Killing Time Until YOU Run The World — How To Use Quotes In Your Next Speech

Persuasion can be accomplished by using quotes and pacing/leading.
Persuasion can be accomplished by using quotes and pacing/leading.

Man, once you are in charge, things are going to be different around here! Specifically, you won’t have to work so hard to convince your audience that they should see things your way. However, until that day arrives, perhaps it would be worth our time to take a look at a few ways to persuade your audience to come over to your way of thinking. We’ve already discussed the power of keeping your focus tightly centered on a few key issues that matter to your audience and then drawing them in using stories. That’s a good way to start, but there is much more that you can do…

Although you may be a well-respected person to your audience and you might even be the world’s leading expert on whatever topic you are talking about, unfortunately that might not be enough. For whatever reason, a portion of your audience has probably already made up their mind to not agree with you. Your biggest challenge is going to be to win them over to your side. One powerful tool that you have available to you is the quote. It took me a long time to understand why presenters used quotes – to me they just seemed like so much fancy window dressing. It turns out that I was wrong. A quote is a very powerful tool. What happens when a presenter uses a quote is that they are almost magically summoning the person who originally spoke those words to stand beside the speaker and say the words once again. By referencing someone else’s words, it will leave the impression with your audience that if that person were present in the room with you, they would approve of what you are currently saying. If you are talking about raising taxes and you use a quote from Ronald Regean to support your case, then that would probably be too much of a stretch for most people to make. However, if you were talking about helping clashing groups to find common ground and you used a quote from Nelson Mandela then it would be a powerful way to reinforce your position.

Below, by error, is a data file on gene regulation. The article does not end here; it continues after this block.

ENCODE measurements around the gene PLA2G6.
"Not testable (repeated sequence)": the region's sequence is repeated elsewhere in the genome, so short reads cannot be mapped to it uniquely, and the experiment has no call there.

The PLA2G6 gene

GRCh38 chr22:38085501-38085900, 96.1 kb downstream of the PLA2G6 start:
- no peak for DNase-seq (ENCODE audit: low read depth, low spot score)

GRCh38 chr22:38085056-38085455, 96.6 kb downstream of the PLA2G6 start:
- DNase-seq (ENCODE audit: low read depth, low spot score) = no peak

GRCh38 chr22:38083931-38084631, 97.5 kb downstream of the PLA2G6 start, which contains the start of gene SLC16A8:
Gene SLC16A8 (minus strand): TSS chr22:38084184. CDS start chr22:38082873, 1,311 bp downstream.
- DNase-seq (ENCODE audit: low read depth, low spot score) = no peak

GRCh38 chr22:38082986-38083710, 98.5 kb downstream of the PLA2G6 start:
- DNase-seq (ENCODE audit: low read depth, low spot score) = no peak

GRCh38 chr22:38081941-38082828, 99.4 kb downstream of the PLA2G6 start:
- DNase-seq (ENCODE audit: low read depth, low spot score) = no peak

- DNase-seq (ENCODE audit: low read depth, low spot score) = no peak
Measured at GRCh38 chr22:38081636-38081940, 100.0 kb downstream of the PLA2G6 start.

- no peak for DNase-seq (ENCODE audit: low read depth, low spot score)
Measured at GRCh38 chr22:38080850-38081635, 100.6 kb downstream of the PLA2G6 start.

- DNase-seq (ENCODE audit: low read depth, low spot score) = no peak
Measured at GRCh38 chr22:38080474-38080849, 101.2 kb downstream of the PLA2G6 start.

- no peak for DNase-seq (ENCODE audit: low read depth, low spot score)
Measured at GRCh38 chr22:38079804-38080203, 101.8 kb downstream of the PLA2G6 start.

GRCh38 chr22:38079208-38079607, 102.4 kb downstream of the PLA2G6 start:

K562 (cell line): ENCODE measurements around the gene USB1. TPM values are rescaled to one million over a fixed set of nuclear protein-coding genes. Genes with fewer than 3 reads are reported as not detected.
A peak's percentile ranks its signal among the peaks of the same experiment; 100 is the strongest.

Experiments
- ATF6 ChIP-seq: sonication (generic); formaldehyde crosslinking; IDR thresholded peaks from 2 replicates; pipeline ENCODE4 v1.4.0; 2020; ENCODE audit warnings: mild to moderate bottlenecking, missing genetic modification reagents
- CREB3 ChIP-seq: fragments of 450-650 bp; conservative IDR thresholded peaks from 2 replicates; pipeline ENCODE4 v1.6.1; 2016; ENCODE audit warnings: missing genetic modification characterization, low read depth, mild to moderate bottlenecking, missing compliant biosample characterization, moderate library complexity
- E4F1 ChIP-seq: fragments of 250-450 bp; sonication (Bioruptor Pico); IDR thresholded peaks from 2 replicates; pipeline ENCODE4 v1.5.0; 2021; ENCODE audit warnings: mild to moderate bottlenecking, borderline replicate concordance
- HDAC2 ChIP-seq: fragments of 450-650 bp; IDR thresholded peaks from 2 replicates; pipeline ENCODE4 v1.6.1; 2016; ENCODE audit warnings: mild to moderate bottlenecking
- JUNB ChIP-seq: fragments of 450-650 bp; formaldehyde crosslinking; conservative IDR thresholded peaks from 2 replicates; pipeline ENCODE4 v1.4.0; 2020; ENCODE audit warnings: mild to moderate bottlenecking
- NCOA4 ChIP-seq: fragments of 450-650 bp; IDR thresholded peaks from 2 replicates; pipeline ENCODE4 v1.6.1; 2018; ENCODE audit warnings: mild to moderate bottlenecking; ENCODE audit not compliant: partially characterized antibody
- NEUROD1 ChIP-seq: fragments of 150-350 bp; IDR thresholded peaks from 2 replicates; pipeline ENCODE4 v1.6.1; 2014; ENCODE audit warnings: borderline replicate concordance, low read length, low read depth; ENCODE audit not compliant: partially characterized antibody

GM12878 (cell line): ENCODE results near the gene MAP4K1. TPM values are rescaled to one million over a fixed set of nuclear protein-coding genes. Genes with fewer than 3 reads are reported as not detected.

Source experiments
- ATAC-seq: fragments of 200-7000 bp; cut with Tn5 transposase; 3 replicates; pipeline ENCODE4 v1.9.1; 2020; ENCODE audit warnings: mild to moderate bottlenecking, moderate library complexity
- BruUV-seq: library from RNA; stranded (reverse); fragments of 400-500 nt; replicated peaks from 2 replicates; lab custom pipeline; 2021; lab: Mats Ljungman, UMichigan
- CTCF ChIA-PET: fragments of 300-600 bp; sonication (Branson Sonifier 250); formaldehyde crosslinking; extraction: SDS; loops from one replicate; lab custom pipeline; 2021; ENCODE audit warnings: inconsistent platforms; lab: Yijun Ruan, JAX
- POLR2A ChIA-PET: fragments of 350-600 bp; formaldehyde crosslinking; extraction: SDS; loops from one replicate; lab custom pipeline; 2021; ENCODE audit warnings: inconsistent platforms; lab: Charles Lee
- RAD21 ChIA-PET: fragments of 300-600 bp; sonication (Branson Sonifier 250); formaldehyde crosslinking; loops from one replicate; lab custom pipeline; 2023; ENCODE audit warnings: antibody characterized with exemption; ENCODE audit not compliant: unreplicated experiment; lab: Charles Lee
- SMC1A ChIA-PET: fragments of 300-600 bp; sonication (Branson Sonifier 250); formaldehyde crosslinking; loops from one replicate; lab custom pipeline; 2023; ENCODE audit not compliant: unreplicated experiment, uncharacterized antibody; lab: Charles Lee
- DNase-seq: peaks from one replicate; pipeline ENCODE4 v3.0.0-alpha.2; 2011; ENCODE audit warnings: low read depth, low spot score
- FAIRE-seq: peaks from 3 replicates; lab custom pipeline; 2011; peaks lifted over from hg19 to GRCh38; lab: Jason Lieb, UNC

A fantastic fact about our human brains that sales people have known for a long time is that if our brain can verify that two things are true, then it will accept a third thing as being true also. The formal name for this technique is called “Pacing and Leading”. What this means for you as a presenter is that with a little careful preparation, you can design your presentation to help you persuade your audience that you are correct. As an example, if you start out your presentation by saying “Hello, I am John Smith and I work in the IT department.” and then follow this up with “I’m going to explain to you why an Oracle database is the correct product to use on our next project.” Keep in mind that you cannot use this technique to say something that is clearly untrue. Your third point must be a reasonable conclusion.

There you have it – two more powerful techniques to leave your audience cheering for your way of looking at the world. Used correctly, you can use your words to do your work for you – and isn’t that what communicating is all about?

Do you use quotes when you present material? Have you ever seen a presentation where the presenter used too many quotes? What happened? Has anyone ever tried the pacing and leading technique on you? Did it work? Let me know what you think by leaving me a comment…